It is a truth universally acknowledged — as Jane Austen might put it — that a publisher in possession of a work in the public domain must be in want of a new way to make a quick buck from it. First, it was with zombies: Authors cashed in on the current mania for the undead by adding zombie hordes to out-of-copyright classics like “Pride and Prejudice.” Now a British e-book publisher, hoping to capitalize on the popularity of “mommy porn,” is releasing “sexed-up” rewrites of Austen, Jules Verne, Arthur Conan Doyle, and other writers.
The raunchy version of “Pride and Prejudice,” for instance, casts the delightful intercourse of Mr. Darcy and Elizabeth Bennet in an entirely new light. And readers of the Sherlock Holmes rewrite will learn that Dr. Watson was dearer to the detective than they might have realized.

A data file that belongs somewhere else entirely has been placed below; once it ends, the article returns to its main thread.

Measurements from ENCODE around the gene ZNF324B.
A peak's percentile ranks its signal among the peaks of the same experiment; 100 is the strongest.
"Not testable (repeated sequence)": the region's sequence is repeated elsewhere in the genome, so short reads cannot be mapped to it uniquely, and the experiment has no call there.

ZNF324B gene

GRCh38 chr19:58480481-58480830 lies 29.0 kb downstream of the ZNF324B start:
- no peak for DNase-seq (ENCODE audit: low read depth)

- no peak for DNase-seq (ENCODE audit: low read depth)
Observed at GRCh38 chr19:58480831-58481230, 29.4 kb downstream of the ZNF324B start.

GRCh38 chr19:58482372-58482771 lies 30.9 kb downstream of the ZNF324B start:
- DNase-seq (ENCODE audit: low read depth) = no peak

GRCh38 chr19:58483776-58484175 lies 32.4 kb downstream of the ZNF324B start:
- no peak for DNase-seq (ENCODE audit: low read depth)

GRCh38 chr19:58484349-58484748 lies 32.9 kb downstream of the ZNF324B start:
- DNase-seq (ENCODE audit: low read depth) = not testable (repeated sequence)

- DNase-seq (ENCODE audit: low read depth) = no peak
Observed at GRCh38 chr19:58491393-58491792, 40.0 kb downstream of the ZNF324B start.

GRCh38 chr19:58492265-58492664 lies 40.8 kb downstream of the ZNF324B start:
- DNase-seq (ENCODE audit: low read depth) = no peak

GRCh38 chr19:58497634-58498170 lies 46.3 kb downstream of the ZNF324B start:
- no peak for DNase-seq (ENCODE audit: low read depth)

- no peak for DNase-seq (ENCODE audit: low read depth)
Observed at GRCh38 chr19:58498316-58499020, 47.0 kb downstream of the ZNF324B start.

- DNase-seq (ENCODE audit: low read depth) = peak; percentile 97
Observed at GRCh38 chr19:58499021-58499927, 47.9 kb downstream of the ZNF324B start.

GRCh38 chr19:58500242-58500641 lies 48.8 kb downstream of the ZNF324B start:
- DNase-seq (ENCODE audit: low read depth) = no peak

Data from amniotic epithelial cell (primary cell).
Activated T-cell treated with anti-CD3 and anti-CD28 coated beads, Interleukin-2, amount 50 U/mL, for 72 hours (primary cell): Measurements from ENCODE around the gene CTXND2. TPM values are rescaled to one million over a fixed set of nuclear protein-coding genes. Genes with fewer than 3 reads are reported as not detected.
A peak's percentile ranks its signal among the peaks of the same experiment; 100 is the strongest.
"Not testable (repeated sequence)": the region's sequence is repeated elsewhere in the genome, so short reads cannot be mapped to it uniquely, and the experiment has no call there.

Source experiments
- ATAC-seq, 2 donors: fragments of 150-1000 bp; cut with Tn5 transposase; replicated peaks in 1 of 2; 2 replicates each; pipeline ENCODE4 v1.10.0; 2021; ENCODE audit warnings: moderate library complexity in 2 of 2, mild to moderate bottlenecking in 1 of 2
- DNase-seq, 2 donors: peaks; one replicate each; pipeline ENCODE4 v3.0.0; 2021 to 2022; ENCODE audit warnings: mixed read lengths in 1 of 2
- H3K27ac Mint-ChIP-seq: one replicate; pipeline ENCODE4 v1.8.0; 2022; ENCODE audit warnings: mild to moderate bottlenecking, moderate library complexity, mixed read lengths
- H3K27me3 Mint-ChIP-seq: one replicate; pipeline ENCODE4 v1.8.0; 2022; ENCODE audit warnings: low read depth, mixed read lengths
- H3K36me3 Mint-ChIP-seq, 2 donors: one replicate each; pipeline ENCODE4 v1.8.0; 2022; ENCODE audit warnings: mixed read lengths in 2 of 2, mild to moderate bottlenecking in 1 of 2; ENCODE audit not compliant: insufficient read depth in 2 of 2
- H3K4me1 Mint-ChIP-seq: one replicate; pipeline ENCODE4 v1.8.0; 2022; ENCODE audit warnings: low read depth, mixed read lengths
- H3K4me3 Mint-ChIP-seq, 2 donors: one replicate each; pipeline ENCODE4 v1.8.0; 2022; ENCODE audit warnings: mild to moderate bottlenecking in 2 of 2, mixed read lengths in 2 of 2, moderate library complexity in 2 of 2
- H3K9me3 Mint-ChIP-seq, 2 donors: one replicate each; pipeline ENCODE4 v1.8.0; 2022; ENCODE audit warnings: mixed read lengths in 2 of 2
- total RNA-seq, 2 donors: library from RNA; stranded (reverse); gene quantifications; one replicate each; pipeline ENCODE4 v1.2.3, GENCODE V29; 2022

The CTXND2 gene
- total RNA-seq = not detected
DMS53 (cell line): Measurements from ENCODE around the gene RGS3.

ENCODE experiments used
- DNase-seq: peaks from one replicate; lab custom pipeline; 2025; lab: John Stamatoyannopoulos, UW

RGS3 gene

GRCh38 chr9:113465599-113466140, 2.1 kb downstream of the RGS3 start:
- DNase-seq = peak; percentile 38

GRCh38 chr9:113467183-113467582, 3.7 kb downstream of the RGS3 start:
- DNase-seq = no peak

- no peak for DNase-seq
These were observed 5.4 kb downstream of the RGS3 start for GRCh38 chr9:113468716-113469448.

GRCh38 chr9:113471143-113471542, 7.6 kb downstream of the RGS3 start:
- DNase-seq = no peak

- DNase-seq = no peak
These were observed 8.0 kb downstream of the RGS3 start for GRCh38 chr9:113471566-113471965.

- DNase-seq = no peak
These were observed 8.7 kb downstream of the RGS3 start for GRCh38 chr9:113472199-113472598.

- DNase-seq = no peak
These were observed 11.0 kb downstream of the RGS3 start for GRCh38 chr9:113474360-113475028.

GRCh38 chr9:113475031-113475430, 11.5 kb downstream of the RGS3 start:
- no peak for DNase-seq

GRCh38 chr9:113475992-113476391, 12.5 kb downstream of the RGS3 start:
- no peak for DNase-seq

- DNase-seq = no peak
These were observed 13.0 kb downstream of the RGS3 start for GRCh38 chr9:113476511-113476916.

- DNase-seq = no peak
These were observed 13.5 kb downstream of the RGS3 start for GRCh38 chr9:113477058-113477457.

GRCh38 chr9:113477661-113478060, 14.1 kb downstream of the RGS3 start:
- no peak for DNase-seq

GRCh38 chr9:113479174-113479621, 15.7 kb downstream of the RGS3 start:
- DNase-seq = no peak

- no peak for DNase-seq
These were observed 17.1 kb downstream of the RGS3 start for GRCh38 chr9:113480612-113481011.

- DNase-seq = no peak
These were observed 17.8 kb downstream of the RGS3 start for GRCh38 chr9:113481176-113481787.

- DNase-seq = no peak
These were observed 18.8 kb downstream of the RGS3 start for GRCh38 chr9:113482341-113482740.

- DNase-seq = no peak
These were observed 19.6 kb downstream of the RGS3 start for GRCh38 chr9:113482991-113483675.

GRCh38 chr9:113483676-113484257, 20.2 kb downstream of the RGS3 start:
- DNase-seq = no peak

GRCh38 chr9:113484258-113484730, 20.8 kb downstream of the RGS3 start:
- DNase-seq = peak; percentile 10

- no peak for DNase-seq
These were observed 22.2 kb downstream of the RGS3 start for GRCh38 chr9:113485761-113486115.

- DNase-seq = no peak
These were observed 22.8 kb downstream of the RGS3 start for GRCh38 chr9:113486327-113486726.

As the rewriters point out, 19th-century fiction is rife with sexual euphemisms and allusive naughtiness, and to modern readers the delicate language of more prudish eras can seem ridiculous. Arguably, the X-rated rewrites are just restoring material the authors might have wished to include, had they been allowed to loosen the proverbial corset.
But in a backhanded way, the rewrites should also draw attention to how skillful the original authors were to convey so much steam under such constraints. Ambiguity and imprecision can be powerful tools, and generations of readers have already filled in certain details with their own saucy imaginations.